mathematical engineers have discovered for the first time a rigid structure
which exists within the centre of turbulence, leading to hope that its chaotic
movement could be controlled in the future.
Dr Sotos Generalis
from Aston University in Birmingham and Dr Tomoaki Itano from Kansai University
in Osaka, Japan, believe their discovery of the Hairpin Vortex Solution could
revolutionise our understanding of turbulence and our ability to control it. This rigid, set structure, named after its
hairpin like shape was found within Plane Couette flow. This is a prototype of
turbulent shear flow, where turbulence is created in fluid flow between the
space of two opposite moving planar fluid boundaries, when high- and low-speed
Everyone from Formula One drivers experiencing drag, through to aeroplane
passengers suffering a bumpy flight, will have experienced clear-air
turbulence, the mixing of high- and low-speed air in the atmosphere.
This newly found
turbulent state is constituted by a number of elements found in a coherent flow
structure and has been described by the research team as a "tapestry of
While structures, known as wall structures have been found on the ‘edge’ of
turbulence, an elusive middle or wake structure has never been discovered,
believes that finding a regimented structure within the very heart of Couette
flow could prove invaluable to controlling turbulence and the effects of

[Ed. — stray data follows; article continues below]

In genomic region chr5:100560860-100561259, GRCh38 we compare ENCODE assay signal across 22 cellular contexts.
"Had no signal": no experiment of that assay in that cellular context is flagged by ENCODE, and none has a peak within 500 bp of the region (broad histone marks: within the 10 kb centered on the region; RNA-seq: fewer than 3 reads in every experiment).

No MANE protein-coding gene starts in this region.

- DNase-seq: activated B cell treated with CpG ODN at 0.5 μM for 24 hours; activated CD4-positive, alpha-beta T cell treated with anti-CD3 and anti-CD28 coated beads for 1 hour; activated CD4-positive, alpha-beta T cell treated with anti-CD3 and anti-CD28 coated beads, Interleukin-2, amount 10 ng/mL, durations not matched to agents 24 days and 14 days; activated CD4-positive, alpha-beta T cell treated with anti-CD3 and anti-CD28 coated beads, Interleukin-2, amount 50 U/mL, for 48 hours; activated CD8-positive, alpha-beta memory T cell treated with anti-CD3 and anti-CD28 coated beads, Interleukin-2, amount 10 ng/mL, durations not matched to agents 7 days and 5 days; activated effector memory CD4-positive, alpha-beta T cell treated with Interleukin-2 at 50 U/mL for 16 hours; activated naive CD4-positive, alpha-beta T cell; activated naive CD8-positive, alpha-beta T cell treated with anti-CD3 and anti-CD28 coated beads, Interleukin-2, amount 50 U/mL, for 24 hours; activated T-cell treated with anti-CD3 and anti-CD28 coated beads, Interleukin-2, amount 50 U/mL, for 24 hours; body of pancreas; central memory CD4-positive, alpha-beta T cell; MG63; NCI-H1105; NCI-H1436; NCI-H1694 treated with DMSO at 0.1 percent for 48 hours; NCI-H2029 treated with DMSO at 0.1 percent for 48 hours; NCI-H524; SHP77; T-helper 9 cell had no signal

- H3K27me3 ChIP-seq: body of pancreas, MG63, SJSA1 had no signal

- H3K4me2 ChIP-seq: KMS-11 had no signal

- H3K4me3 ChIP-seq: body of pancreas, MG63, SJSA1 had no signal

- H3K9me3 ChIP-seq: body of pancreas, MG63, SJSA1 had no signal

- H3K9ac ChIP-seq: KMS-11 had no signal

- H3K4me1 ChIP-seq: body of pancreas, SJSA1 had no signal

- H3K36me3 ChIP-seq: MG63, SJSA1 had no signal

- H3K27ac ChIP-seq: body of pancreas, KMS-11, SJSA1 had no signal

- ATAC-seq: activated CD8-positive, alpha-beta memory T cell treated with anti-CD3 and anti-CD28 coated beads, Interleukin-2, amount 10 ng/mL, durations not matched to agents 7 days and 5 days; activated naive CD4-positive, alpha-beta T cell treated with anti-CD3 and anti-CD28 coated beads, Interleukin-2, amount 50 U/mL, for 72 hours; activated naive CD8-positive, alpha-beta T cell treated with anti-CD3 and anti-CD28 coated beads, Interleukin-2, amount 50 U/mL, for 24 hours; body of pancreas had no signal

turbulence between two moving boundaries, in the future. This could include
working machinery parts, medical treatment involving blood flow, and turbulence
in air, sea and road travel.
“Ten years ago
scientists believed turbulence was in a ‘world’ of its own, until we began to
find ‘wall structures’ on its side. We believed a middle or wake structure
might exist, and now we can prove there is regimented structure at the very
centre of turbulence. This new discovery paves the way for the ‘marriage’
between wake and wall structures in shear flow turbulence and provides a unique
picture of the Couette flow turbulent eddies only observed but never understood
The team’s findings
of this missing central link have been published in Physical Review Letters and
come after nearly five years of research, created by thousands of computer
generated shear flow models. The result was obtained by replicating the
exposure of two opposite plates to hot and cold conditions, moving from a
static to dynamic position. The research team are now aiming to find if similar
structures exist within other cases of turbulent fluid flow.
expose an all new ‘view’ of the transition to turbulence and it is our aim to
‘unify’ this idea discovered in Couette flow, into other areas of shear flow in
general,” added Dr Generalis.